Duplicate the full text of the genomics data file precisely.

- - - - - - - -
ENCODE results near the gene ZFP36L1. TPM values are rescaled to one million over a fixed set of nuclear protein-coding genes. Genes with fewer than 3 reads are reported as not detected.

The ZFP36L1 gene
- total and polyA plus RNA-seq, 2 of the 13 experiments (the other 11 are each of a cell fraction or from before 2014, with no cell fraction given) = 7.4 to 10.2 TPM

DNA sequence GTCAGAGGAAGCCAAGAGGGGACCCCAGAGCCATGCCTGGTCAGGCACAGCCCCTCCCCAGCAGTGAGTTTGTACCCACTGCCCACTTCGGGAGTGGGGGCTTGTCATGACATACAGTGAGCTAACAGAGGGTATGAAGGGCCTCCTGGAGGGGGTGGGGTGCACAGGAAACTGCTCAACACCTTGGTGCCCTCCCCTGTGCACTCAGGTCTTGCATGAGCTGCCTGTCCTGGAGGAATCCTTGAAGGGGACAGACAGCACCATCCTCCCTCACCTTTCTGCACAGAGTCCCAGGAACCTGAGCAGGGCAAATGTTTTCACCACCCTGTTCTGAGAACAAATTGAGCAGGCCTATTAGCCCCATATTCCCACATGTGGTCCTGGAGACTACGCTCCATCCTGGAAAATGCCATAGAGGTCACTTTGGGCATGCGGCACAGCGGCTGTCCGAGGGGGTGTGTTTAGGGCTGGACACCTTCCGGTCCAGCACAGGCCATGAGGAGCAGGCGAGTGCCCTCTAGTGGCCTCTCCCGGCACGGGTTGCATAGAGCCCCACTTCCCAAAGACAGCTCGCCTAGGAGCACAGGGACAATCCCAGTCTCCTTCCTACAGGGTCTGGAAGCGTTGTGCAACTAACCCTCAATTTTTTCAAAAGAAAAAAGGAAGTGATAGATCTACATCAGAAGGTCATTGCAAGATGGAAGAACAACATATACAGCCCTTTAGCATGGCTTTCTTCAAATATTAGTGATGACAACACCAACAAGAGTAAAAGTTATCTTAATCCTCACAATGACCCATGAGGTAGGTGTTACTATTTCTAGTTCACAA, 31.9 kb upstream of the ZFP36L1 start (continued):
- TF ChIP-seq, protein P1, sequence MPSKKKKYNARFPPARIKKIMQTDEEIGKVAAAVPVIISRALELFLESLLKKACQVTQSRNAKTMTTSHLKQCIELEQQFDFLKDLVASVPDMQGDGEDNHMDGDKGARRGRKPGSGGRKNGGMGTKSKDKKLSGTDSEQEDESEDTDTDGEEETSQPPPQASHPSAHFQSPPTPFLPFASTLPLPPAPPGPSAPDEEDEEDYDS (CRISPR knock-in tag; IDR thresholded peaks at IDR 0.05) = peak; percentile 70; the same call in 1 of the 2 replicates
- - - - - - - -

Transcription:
ENCODE results near the gene ZFP36L1. TPM values are rescaled to one million over a fixed set of nuclear protein-coding genes. Genes with fewer than 3 reads are reported as not detected.

The ZFP36L1 gene
- total and polyA plus RNA-seq, 2 of the 13 experiments (the other 11 are each of a cell fraction or from before 2014, with no cell fraction given) = 7.4 to 10.2 TPM

DNA sequence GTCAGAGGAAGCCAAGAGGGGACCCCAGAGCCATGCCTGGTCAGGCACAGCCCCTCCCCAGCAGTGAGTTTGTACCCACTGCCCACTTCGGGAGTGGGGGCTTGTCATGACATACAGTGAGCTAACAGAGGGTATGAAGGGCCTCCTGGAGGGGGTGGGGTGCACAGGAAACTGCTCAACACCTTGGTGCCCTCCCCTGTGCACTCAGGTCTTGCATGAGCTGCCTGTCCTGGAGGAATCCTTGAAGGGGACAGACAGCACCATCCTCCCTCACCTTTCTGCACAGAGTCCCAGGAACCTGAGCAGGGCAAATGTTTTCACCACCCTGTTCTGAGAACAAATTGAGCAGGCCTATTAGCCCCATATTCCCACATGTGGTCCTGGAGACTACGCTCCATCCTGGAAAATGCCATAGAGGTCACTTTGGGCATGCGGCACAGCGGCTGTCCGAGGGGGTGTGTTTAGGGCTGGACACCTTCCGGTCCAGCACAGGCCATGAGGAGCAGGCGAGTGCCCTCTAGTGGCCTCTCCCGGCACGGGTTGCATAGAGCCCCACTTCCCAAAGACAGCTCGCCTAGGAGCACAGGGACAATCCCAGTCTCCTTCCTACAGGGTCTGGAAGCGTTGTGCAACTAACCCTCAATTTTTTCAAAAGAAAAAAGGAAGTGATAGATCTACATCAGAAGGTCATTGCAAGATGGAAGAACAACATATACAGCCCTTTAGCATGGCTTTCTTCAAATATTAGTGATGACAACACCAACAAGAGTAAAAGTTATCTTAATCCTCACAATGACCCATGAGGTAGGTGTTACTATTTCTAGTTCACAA, 31.9 kb upstream of the ZFP36L1 start (continued):
- TF ChIP-seq, protein P1, sequence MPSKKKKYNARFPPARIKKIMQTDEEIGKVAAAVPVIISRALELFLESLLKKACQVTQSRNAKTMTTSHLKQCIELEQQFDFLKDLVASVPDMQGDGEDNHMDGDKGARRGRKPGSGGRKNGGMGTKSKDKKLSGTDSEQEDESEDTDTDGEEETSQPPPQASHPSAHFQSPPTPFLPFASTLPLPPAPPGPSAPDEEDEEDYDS (CRISPR knock-in tag; IDR thresholded peaks at IDR 0.05) = peak; percentile 70; the same call in 1 of the 2 replicates